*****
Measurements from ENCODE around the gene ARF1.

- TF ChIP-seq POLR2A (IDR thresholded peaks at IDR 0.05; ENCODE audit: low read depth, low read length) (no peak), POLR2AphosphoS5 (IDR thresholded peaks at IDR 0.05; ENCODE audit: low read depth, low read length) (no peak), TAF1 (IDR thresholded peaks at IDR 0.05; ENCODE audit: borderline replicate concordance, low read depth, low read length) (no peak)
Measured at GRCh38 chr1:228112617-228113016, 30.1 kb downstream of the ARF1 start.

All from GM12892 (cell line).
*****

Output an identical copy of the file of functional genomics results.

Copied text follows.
Measurements from ENCODE around the gene ARF1.

- TF ChIP-seq POLR2A (IDR thresholded peaks at IDR 0.05; ENCODE audit: low read depth, low read length) (no peak), POLR2AphosphoS5 (IDR thresholded peaks at IDR 0.05; ENCODE audit: low read depth, low read length) (no peak), TAF1 (IDR thresholded peaks at IDR 0.05; ENCODE audit: borderline replicate concordance, low read depth, low read length) (no peak)
Measured at GRCh38 chr1:228112617-228113016, 30.1 kb downstream of the ARF1 start.

All from GM12892 (cell line).